There are numerous parks, several natural waterways, wildlife reserves and recreational opportunities to explore. From the vast green spaces of Tishomingo State Park to the abundant wildlife of Gulf Islands National Seashore, nature enthusiasts have a large selection of locations to visit on their next weekend getaway. Here, you can hike or bike along the woodland trails of the Appalachian foothills and enjoy a guided boating adventure along the mighty Mississippi River. Sport and recreational fishing are available on the many lakes and rivers found throughout the state, or you can enjoy a deep-sea fishing excursion in the Gulf of Mexico.
No one will mistake the Delta for the mountains, but you may be surprised to see signs marking bear crossings across these vast flatlands just the same. And you wouldn’t think crystal-clear, spring-fed waterfalls are common just a stone’s throw from the muddy Mississippi River, but Clark Creek Natural Area has dozens of them. As one of the most rural states in the U.S., Mississippi is a resource-rich haven for birds of all feathers and a refuge for naturalists.
Heading south, you’ll travel over the Black Prairie, which gets its name from the region’s rich soil, and venture into the rolling hills and tall canopy of the Piney Woods. As you descend to the Coastal Plain, the air will begin to feel a little salty, and you’ll start to see patches of sand along the roadsides. Then, beyond expanses of reedy marshes and the shade of centuries-old oaks, the refreshing breezes of the Gulf of Mexico await.
Twelve miles offshore from Biloxi, SHIP ISLAND is the most visited of Mississippi’s four barrier islands. Travel by ferry or private boat to enjoy the Gulfside beach or tour FORT MASSACHUSETTS, which was used as a staging location for the Union’s campaign against New Orleans during the Civil War in 1862. Erosion of the bluffs 200 feet above the Pearl River in Marion County has exposed layers of red clay, sand and other sediments at RED BLUFF. Although the site is on private property, the colorful formation is viewable from what’s left of the existing roadbed. There are two sides of CLARK CREEK NATURAL AREA near Woodville—the wide main trail, which leads to several waterfalls, and the primitive trail, where you’ll have to work a little harder for those rewards. Set aside 2.5 hours to hike both and make a loop, and keep your eyes and ears open for more than 50 waterfalls—some as high as 30 feet.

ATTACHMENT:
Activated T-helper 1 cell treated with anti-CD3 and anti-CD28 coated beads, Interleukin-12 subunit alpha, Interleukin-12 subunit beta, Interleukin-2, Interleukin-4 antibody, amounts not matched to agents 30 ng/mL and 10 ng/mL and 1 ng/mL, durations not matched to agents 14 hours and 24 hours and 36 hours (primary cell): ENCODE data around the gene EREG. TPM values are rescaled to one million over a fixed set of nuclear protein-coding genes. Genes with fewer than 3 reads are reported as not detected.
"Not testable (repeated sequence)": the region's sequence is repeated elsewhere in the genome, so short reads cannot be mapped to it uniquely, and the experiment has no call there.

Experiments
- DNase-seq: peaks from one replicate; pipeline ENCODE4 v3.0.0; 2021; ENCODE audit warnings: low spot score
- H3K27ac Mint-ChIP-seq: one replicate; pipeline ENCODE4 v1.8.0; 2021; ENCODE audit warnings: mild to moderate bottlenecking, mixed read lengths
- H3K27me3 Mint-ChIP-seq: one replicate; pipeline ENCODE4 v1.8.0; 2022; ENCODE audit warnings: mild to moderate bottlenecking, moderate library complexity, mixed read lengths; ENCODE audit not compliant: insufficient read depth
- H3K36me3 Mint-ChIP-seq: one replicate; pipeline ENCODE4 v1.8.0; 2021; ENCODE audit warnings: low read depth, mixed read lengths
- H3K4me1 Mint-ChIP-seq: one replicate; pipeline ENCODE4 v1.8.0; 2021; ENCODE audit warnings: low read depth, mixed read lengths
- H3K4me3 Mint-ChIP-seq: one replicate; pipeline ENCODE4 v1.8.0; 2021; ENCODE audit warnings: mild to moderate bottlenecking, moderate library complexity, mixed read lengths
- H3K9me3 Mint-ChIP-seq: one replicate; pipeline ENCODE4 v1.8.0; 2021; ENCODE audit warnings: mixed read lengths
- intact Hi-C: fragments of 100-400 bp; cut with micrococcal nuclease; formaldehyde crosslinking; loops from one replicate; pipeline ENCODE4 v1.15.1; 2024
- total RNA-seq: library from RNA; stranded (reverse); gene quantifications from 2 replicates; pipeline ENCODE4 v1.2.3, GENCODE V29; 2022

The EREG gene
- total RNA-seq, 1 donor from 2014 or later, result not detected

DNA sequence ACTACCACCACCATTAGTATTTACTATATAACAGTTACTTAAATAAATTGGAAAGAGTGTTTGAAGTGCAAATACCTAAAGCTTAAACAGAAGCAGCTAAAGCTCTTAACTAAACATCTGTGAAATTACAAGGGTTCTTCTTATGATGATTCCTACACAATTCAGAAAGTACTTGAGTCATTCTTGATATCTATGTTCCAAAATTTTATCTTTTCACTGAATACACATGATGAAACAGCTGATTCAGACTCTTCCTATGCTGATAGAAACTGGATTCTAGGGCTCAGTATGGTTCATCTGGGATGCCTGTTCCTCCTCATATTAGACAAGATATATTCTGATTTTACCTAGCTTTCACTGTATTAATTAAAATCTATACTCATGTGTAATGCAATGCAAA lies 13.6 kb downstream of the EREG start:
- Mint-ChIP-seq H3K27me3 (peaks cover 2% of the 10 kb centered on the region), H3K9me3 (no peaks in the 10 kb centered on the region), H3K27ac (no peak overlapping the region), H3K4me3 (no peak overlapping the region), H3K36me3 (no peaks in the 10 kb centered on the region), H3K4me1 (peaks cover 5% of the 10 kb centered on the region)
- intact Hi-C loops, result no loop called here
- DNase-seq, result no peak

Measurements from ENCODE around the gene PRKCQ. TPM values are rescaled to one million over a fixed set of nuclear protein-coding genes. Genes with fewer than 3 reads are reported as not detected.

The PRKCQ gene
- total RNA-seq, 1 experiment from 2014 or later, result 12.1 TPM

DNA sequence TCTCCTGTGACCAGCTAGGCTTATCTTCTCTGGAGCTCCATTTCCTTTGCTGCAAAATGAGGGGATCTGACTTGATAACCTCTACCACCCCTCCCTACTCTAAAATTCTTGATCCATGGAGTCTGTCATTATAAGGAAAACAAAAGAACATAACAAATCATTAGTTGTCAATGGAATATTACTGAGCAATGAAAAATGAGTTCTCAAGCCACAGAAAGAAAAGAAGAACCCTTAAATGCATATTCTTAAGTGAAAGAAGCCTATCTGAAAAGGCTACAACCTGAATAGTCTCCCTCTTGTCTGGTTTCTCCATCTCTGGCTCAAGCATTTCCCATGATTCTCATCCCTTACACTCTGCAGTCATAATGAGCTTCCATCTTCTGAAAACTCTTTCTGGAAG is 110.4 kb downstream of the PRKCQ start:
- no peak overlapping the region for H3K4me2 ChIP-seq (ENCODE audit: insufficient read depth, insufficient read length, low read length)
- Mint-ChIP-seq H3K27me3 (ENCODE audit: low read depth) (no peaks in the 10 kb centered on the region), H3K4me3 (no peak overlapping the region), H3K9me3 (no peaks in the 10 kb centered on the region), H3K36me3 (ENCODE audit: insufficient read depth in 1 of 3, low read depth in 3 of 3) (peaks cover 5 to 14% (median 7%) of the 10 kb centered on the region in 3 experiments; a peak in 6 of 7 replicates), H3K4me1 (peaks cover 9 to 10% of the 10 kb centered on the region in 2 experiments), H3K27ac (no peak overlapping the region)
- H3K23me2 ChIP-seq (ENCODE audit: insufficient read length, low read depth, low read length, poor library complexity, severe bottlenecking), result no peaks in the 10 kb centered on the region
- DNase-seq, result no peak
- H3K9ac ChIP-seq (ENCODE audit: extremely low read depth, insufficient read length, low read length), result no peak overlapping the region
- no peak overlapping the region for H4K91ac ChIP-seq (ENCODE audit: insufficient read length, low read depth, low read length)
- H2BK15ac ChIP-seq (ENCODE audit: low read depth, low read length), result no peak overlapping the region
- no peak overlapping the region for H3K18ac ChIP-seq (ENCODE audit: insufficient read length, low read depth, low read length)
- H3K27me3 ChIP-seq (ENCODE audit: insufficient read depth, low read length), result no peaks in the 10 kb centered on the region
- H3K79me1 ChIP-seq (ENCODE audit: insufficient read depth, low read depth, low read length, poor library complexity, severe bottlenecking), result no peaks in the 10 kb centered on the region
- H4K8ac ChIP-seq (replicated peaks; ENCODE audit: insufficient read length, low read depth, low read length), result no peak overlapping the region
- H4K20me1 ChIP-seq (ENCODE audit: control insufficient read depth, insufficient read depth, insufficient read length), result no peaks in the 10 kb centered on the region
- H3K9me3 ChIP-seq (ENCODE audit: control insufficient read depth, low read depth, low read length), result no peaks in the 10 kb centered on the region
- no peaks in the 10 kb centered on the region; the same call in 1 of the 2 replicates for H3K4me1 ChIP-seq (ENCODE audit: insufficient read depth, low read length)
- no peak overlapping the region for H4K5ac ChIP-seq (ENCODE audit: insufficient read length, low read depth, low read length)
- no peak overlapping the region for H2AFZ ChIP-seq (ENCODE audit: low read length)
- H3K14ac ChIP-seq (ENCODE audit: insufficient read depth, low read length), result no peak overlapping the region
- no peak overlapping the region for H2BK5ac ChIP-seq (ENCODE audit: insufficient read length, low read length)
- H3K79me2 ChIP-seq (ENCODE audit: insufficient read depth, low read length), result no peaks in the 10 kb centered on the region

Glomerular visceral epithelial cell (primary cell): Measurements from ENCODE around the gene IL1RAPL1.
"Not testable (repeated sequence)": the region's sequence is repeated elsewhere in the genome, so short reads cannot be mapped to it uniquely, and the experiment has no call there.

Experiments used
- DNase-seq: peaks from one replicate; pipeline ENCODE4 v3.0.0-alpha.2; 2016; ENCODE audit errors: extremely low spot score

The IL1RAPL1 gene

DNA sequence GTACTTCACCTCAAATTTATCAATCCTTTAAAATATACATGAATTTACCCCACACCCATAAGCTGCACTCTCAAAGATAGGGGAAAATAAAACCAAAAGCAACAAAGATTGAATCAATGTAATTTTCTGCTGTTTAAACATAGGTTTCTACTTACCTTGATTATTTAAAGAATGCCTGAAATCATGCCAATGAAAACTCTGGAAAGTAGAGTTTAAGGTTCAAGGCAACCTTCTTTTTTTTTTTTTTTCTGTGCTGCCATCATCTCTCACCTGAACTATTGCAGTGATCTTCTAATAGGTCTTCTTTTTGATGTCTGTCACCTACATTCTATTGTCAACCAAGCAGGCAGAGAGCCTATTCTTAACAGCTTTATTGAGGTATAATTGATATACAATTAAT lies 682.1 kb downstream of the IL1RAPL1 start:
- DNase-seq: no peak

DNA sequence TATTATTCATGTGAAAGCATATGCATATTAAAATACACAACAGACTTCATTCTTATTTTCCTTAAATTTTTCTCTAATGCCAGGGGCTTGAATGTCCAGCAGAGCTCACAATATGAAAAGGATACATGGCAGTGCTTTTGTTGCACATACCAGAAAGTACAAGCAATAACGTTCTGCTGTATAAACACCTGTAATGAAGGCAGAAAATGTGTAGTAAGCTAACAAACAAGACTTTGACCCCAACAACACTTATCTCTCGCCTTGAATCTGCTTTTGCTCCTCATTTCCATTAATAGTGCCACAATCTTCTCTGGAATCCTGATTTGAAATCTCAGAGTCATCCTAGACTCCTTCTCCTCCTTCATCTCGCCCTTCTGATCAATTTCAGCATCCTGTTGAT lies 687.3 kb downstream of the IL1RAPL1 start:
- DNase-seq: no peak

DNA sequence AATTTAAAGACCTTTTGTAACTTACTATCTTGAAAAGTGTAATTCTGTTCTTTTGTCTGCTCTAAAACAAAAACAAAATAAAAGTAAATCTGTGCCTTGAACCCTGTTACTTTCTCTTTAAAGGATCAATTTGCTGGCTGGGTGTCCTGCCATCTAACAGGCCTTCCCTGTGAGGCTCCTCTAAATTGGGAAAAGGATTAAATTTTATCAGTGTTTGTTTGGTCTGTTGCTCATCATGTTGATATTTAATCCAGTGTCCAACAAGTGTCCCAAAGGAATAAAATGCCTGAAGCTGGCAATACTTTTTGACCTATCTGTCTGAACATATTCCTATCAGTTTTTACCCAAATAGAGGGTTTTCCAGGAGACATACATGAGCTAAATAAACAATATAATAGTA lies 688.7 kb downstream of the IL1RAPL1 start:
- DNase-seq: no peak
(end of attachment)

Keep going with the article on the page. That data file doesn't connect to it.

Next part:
Spending a night in the great outdoors can be as primitive or as modern as your tastes. Tent and RV camping sites are plentiful, and now even more indulgent glamping experiences are available at our state parks.
From Delta tamales to Gulf seafood and from centuries-old heritage foodways to innovative new restaurants, Mississippi offers something special for every palate and every meal.
In the NORTH
Adjacent to the famous Blues Crossroads, ABE’S BBQ in Clarksdale offers Delta tamales and genuine pit barbecue. DILWORTH’S TAMALES in Corinth serves up both hot and mild tamales and features a drive-thru—if you think you can make it home before digging in.
THE CROWN RESTAURANT in Indianola offers fresh catfish in creative ways—in crab-style cakes sweetened with peach salsa, tucked into a sandwich with Jezebel sauce—as well as the classics. CRAWDAD’S in Merigold offers all the fried, broiled or boiled seafood you could want, including the namesake crawdads in season. Formally known as crawfish, these small lobster-like crustaceans are native to the swampy areas of the South. They’re either served boiled and whole to crack open and eat or the tail meat is extracted to dress up pastas, sauces or anything else that needs a seafood zing. TAYLOR GROCERY in Taylor has the striking slogan “Eat or We Both Starve”—with choices like fried oysters, blackened catfish and whole fried catfish, it’s easy to oblige.
DOE’S EAT PLACE in Greenville began as a honky-tonk that served meals. The food, including Delta tamales, was so good that the eating outshined the drinking and dancing. TONY’S TAMALES in Ridgeland offers hot, mild, turkey and black bean tamales; they’re so good that they’re also served at other restaurants throughout Mississippi.
At RUSTY’S RIVER FRONT GRILL in Vicksburg, “Rusty’s House Specialty,” the blackened catfish in a crawfish cream sauce, joins grouper and soft-shell crab on a tempting menu. Trout, flounder and redfish crown the extensive and tempting menu at THE MAYFLOWER CAFÉ in Jackson, a local favorite since 1935. COCK OF THE WALK, with locations in Ridgeland and Pocahontas, prese
Natchez’s FAT MAMA’S supplements its tamales with po-boys and a full Tex-Mex menu, complete with spicy “Fire and Ice” pickles and a “Knock-You-Naked” margarita. DORIS’ HOT TAMALES are such a local favorite, the city of D’Iberville named the street the restaurant sits on after founder Doris Deno.
The THORNY OYSTER in Bay St. Louis offers a creative and modern take on fresh local fare. Here you’ll find seafood dishes as beautiful as they are delicious and unique. MARY MAHONEY’S in Biloxi, a local favorite for decades, is located in a historic house with a grand live oak shading the courtyard. Crab imperial, stuffed flounder and many more glamorous seafood dishes anchor the menu. Biloxi’s TARANTO’S CRAWFISH will give you heaps of juicy red crawfish when in season; weekly seafood specials keep diners coming back. Reservations are required at the JOURDAN RIVER STEAMER in Kiln—it’s worth the planning to sample deluxe nautically themed platters, optionally “kadobstered” by adding crabmeat and shrimp over seafood stuffing.